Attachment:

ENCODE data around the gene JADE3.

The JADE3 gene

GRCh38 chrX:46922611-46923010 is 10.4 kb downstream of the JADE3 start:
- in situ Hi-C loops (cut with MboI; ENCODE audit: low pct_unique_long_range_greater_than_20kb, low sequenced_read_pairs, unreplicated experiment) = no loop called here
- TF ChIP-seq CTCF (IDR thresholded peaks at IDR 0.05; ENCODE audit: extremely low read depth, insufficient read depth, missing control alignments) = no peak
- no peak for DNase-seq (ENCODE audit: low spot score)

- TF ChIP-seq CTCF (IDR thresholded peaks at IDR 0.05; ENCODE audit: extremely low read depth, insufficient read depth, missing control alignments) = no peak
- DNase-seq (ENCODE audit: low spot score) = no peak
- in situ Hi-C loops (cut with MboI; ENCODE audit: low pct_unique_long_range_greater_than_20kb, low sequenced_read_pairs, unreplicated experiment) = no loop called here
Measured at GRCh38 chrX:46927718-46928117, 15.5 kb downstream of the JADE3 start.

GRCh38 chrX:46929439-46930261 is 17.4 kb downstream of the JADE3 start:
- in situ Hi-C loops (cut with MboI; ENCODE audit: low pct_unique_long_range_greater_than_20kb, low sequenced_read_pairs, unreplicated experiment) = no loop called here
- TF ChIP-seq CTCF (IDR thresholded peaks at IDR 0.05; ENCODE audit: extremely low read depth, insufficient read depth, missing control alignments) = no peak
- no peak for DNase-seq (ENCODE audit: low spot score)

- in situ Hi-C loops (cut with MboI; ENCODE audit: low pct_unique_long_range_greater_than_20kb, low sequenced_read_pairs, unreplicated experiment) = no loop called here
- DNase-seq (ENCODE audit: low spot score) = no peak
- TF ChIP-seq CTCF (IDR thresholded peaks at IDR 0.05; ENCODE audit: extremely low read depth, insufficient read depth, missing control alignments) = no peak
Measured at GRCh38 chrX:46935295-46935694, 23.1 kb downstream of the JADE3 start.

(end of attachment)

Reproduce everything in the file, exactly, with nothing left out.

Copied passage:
ENCODE data around the gene JADE3.

The JADE3 gene

GRCh38 chrX:46922611-46923010 is 10.4 kb downstream of the JADE3 start:
- in situ Hi-C loops (cut with MboI; ENCODE audit: low pct_unique_long_range_greater_than_20kb, low sequenced_read_pairs, unreplicated experiment) = no loop called here
- TF ChIP-seq CTCF (IDR thresholded peaks at IDR 0.05; ENCODE audit: extremely low read depth, insufficient read depth, missing control alignments) = no peak
- no peak for DNase-seq (ENCODE audit: low spot score)

- TF ChIP-seq CTCF (IDR thresholded peaks at IDR 0.05; ENCODE audit: extremely low read depth, insufficient read depth, missing control alignments) = no peak
- DNase-seq (ENCODE audit: low spot score) = no peak
- in situ Hi-C loops (cut with MboI; ENCODE audit: low pct_unique_long_range_greater_than_20kb, low sequenced_read_pairs, unreplicated experiment) = no loop called here
Measured at GRCh38 chrX:46927718-46928117, 15.5 kb downstream of the JADE3 start.

GRCh38 chrX:46929439-46930261 is 17.4 kb downstream of the JADE3 start:
- in situ Hi-C loops (cut with MboI; ENCODE audit: low pct_unique_long_range_greater_than_20kb, low sequenced_read_pairs, unreplicated experiment) = no loop called here
- TF ChIP-seq CTCF (IDR thresholded peaks at IDR 0.05; ENCODE audit: extremely low read depth, insufficient read depth, missing control alignments) = no peak
- no peak for DNase-seq (ENCODE audit: low spot score)

- in situ Hi-C loops (cut with MboI; ENCODE audit: low pct_unique_long_range_greater_than_20kb, low sequenced_read_pairs, unreplicated experiment) = no loop called here
- DNase-seq (ENCODE audit: low spot score) = no peak
- TF ChIP-seq CTCF (IDR thresholded peaks at IDR 0.05; ENCODE audit: extremely low read depth, insufficient read depth, missing control alignments) = no peak
Measured at GRCh38 chrX:46935295-46935694, 23.1 kb downstream of the JADE3 start.